- Get everything down on paper – simple terms, agreements and contracts – and get them signed. This will get you out of more problems than you could possibly imagine.
- And get a mentor. Approach your old bosses, or a local mentoring group, and become accountable. It’s also a great way to make new friends and stay in touch with what is happening ion the business world.
Younger me, its important to remember to enjoy the ride. Yes, times will be tough, customers nasty, and sometimes money will be tight – but nether the less, enjoy the ride. Getting where ever you are going is half the fun.
A more experienced Me
And that’s It!!
At the start of 2012, I said that this blog would finished at the end of 2012 – and as I type this, it’s December 2012. So that’s it – the blog is done. There is no more.
Dear reader, whoever you are, I really hope that you have found this blog useful. I have found it fun to create, and get my thoughts, systems, and processes down on (electronic) paper. I hope that you have gained something from reading my advice.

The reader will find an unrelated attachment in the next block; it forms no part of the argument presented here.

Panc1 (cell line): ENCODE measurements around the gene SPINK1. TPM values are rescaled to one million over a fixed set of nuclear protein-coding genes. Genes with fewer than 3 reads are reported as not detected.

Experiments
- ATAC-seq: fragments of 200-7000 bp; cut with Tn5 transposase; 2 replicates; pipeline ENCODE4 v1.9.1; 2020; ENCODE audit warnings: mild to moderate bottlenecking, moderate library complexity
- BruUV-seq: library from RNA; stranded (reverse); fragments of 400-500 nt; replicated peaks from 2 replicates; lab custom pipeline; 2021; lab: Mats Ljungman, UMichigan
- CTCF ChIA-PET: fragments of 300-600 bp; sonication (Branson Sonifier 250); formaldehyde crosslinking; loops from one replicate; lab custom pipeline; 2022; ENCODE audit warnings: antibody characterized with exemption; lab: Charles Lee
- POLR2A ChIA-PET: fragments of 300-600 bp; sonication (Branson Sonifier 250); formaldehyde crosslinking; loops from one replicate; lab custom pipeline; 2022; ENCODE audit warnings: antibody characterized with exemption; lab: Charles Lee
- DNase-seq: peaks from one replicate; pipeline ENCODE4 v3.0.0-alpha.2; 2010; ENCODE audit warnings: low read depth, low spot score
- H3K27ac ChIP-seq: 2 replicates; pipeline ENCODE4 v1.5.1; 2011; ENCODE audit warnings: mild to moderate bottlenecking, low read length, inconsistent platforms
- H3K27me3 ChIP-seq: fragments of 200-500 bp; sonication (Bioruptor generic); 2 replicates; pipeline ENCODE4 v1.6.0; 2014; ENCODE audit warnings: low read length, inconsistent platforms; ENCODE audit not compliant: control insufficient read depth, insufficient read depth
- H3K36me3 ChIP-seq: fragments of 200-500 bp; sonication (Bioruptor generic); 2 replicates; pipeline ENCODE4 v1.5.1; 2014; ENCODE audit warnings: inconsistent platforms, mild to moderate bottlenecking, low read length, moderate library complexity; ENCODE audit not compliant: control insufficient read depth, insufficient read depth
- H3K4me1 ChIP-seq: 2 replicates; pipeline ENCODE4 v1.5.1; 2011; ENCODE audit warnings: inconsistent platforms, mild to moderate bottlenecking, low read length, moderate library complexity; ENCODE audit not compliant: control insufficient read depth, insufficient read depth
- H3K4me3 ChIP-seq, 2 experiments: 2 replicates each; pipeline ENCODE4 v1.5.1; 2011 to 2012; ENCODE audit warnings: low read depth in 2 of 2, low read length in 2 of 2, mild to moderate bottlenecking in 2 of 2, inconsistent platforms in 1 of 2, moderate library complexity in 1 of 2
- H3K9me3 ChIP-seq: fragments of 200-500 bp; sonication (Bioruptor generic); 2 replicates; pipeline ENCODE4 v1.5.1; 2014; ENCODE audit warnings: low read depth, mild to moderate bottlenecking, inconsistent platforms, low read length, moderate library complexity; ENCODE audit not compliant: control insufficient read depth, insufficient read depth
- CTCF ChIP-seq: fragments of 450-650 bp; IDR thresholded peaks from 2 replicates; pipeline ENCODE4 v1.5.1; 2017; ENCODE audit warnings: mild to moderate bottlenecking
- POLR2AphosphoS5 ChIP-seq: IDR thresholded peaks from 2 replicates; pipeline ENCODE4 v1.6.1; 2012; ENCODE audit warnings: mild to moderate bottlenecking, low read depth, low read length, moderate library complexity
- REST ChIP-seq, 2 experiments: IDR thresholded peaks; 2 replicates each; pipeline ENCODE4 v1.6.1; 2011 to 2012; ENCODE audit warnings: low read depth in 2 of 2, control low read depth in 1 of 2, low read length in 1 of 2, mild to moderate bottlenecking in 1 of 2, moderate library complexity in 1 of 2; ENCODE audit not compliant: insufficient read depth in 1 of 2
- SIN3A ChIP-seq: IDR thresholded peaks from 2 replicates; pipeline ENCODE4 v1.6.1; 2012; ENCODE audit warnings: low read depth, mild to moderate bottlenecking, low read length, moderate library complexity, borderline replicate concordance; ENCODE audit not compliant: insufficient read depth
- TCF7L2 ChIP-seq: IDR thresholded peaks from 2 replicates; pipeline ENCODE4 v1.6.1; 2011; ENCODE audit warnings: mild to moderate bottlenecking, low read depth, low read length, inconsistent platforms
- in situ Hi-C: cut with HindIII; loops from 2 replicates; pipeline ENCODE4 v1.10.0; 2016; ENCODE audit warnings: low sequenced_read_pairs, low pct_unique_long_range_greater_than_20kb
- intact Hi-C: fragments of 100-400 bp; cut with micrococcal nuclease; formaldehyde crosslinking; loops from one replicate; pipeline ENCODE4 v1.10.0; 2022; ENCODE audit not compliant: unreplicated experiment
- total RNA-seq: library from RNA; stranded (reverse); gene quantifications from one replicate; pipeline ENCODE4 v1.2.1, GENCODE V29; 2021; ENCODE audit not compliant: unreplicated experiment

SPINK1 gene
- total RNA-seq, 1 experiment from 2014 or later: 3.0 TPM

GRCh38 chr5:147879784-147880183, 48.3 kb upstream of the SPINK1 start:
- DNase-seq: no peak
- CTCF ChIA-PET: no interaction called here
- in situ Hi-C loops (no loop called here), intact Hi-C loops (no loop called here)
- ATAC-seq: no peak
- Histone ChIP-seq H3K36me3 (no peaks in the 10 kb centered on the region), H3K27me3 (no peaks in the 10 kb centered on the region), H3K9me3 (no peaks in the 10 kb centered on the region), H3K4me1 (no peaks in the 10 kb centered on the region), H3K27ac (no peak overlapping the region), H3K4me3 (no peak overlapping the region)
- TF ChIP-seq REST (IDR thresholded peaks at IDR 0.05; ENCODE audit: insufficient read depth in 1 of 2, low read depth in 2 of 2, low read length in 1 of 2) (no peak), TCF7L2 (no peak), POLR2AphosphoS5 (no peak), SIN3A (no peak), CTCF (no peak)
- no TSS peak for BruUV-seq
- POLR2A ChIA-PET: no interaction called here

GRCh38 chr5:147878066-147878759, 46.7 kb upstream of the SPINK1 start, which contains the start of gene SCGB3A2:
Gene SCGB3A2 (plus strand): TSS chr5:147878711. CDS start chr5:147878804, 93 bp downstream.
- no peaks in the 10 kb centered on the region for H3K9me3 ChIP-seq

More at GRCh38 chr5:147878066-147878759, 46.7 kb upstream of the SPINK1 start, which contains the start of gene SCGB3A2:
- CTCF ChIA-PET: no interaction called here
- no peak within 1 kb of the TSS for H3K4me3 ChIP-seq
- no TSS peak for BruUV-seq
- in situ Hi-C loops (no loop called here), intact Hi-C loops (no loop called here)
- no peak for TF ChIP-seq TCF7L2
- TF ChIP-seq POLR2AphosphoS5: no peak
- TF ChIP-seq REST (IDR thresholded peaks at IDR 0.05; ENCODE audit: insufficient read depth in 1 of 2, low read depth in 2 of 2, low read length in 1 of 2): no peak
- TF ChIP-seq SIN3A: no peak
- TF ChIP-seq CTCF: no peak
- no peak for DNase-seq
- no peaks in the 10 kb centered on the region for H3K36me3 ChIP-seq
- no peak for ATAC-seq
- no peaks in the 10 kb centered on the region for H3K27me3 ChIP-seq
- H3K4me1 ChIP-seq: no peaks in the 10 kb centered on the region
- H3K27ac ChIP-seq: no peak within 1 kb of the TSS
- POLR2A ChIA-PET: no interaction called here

My advice does work. I am not perfect, I do not run the perfect company, I make as many mistakes as any other person out there, but my company has grown year in and year out using the tips I have written down. Most of my advice comes from people who are far more experienced and successful than me – so if any of my advice, or systems I describe feel right to you – give them a try – see if they will help you grow your own company.
As I sign off from my blog, I wish you dear reader well. I hope your company grows as you want it to, and I hope to meet you in the real world at some point.
As for me, I will continue on with growing my business, heading towards my goals, but now without the need to document it here. This blog will remain on the net until the end of 2013, at which time it will then be consigned to the great internet dustbin.
Goodbye and good luck.
Author of this Web site , Freelancer, Small Business Owner and passionate goal setter/achiever
December 20th, 2012.
In the penultimate entry in my Freelancing and Small Business Blog, I would like to return to the subject of quotations (or proposals). Having spent the last week sending out a dozen or so quotations, I have been reviewing my quotation template to make sure it is up to speed.